In the Burgermeister case, supra, 191 Cal.App.2d 624, 13 Cal.Rptr. 123, the claimant was a nurse and there was testimony that she was on call at any time of the day or night for a period of twenty years at the house of the decedent. In that case, the evidence supported her claim that she was to receive $10,000 by means of a will; the decedent failed to make such a testamentary provision, and the court allowed that sum. In our present case, unlike the Burgermeister case, the decedent did leave the appellant $500 in her will. We believe that there was not sufficient Evidence to establish the position of the appellant that she was entitled to any greater sum.
In Payne v. Bank of America, 128 Cal.App.2d 295, at page 307, 275 P.2d 128, at page 135, the court said:
‘Where services are rendered in the mere expectation of a legacy whose amount is to be at the entire discretion of the testator, without any contract, express or implied, to pay for the services, there can be no recovery for the reasonable value thereof.’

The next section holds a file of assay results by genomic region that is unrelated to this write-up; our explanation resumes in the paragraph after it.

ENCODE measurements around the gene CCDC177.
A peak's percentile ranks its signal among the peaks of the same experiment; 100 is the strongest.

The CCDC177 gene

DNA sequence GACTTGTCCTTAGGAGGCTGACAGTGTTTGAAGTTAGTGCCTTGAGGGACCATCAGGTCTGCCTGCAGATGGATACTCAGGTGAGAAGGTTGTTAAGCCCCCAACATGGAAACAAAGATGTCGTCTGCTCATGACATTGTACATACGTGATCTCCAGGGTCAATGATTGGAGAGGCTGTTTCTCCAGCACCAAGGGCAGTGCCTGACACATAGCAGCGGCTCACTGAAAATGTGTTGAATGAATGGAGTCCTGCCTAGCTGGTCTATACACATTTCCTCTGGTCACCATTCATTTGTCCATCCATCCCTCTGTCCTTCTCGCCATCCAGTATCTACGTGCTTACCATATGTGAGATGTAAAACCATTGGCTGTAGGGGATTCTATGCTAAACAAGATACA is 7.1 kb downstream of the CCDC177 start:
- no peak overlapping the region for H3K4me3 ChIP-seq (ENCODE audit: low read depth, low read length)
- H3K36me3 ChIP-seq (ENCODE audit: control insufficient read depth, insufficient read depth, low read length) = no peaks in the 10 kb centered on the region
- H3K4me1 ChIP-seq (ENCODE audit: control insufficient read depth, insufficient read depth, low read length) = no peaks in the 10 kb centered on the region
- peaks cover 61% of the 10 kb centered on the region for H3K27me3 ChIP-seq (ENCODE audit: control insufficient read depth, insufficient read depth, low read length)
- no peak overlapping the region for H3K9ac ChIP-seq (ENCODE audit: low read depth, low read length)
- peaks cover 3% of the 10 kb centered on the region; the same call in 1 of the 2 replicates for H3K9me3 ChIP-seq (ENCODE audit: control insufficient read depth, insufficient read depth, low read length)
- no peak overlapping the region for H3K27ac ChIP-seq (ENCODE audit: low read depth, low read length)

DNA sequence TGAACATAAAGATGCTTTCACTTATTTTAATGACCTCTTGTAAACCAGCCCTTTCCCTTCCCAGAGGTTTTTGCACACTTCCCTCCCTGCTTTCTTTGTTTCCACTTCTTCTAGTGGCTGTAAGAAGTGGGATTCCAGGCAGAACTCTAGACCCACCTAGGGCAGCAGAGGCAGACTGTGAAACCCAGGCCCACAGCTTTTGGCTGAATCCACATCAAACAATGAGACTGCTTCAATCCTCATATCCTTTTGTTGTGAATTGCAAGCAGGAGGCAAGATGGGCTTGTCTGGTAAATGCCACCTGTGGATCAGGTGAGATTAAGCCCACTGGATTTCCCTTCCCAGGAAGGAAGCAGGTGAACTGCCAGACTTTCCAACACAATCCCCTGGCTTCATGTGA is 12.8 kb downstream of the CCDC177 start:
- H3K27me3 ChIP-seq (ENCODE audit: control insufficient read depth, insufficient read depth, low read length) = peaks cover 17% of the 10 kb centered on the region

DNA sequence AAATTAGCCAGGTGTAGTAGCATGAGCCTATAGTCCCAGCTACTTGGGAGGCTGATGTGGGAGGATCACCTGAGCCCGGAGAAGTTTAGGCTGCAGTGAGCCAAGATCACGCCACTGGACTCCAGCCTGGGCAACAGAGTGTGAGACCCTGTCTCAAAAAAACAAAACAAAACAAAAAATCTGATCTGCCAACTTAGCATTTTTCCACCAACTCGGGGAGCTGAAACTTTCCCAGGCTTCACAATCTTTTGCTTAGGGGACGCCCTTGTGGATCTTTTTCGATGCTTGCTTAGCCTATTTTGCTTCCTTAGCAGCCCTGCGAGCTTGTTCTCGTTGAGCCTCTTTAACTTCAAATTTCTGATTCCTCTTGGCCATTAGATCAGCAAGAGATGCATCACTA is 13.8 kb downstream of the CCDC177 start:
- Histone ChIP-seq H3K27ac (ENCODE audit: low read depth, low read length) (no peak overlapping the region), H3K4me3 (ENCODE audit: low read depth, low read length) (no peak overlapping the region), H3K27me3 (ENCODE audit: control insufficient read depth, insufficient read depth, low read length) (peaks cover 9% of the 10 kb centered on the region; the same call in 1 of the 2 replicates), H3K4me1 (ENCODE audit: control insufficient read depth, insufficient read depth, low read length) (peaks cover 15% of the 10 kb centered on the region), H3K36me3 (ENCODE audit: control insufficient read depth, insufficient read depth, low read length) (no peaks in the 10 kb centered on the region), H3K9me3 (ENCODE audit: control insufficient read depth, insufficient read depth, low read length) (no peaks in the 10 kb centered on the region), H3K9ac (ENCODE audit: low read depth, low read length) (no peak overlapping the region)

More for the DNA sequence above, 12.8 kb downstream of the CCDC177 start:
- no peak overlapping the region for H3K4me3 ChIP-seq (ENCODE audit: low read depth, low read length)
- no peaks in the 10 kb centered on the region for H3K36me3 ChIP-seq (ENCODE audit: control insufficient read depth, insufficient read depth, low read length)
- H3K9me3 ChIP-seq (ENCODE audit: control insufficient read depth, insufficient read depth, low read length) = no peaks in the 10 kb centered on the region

And continued at pages 307–308, 275 P.2d at page 136:
‘In the instant case, the court could legitimately conclude from the evidence and from the conversations as to his intentions attributed to Priester that plaintiff was relying solely upon the anticipated testamentary generosity of his friend Priester; that at the time of the proffered services he did not expect to be paid for them but to be remembered in the will. Under the holding of the authorities herein cited, a person who expects to be benefited by a legacy cannot later resort to an action for the reasonable value of his services where a mere expectation is shown and neither an express nor an implied contract to pay for the services is established.’
Appellant further claims that she advanced certain sums to and on behalf of the decedent, being the difference between the amount of the pension and the amount of the approved budget, but we can find no evidence of payments by appellant for the decedent, though there is listed in the bill of particulars an amount of $415 alleged to have been advanced for clothing and $40 cash. The welfare workers did indicate that decedent had received $900 from the sale of certain property in 1949 and that said amount was deposited in decedent's bank and the balances as given by decedent are listed in the various welfare reports, on February 9, 1959, showing a balance of $32.53.
We have concluded that the decision of the trial court was correct.
The judgment is affirmed.
1. Senate Bill 1166 was introduced but not enacted in the California Senate April 1959 repealing subdivision 3, section 1880 of the Code of Civil Procedure and adding hearsay exceptions.
CONLEY, P. J., and STONE, J., concur.